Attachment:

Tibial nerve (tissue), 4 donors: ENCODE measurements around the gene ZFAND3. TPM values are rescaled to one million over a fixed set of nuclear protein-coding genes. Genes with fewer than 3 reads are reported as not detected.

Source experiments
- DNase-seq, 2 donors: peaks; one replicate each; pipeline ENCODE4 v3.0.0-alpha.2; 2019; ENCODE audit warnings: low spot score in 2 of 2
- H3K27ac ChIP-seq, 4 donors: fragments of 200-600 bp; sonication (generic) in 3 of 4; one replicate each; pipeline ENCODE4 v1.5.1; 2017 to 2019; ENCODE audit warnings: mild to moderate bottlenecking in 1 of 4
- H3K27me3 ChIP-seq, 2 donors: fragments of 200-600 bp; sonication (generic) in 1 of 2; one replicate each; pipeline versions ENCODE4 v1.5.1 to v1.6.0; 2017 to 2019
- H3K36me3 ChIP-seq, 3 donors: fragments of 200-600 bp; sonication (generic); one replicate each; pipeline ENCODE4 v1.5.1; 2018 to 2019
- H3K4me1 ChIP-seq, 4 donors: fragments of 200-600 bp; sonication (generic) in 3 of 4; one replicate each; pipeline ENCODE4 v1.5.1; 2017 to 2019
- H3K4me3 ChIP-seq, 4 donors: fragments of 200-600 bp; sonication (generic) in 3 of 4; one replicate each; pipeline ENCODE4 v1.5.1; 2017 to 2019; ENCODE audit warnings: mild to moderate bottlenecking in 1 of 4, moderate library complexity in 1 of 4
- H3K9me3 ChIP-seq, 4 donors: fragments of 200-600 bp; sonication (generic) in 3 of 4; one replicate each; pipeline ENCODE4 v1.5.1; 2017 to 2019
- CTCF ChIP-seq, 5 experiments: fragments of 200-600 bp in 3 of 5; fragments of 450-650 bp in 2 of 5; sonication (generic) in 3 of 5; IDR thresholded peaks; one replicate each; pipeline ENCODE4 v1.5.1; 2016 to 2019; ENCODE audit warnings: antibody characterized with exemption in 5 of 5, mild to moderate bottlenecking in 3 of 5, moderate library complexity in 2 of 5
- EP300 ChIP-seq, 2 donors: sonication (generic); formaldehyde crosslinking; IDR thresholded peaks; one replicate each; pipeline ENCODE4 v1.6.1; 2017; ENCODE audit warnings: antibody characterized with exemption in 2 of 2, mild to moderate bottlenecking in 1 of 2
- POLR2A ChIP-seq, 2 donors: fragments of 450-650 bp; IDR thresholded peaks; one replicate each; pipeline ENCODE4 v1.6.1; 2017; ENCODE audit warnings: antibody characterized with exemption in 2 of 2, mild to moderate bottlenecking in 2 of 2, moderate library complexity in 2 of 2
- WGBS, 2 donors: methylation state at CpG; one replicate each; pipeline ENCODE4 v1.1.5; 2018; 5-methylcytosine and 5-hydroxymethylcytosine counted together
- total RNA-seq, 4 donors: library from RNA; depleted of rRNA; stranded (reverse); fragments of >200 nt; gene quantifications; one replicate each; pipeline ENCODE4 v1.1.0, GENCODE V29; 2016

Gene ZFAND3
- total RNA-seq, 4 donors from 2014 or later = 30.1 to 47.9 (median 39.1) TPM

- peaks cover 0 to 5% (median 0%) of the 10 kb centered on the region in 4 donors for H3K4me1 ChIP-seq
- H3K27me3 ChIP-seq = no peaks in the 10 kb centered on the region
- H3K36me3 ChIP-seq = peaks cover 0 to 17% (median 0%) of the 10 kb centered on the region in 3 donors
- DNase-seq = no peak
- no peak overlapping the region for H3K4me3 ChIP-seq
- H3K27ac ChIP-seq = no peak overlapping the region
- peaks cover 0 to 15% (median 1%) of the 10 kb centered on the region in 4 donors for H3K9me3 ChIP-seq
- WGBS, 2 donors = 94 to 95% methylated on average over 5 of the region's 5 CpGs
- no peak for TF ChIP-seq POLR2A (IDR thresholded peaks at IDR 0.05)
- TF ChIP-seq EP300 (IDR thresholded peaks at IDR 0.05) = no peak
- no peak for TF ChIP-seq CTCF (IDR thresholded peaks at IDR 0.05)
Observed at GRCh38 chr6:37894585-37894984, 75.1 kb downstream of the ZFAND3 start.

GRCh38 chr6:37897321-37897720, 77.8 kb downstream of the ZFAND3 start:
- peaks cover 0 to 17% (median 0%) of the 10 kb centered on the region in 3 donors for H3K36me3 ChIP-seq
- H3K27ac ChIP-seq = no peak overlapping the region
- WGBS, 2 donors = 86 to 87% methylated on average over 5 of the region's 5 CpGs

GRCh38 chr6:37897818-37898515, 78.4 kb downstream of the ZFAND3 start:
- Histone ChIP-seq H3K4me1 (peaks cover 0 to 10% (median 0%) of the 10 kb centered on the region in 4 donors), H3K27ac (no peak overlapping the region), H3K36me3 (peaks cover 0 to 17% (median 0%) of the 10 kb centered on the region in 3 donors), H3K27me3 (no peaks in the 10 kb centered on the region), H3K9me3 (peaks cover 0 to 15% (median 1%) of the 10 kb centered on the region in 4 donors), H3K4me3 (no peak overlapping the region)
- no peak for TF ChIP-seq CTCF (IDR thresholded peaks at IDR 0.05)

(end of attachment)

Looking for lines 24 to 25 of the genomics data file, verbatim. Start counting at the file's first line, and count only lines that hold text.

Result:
- WGBS, 2 donors = 94 to 95% methylated on average over 5 of the region's 5 CpGs
- no peak for TF ChIP-seq POLR2A (IDR thresholded peaks at IDR 0.05)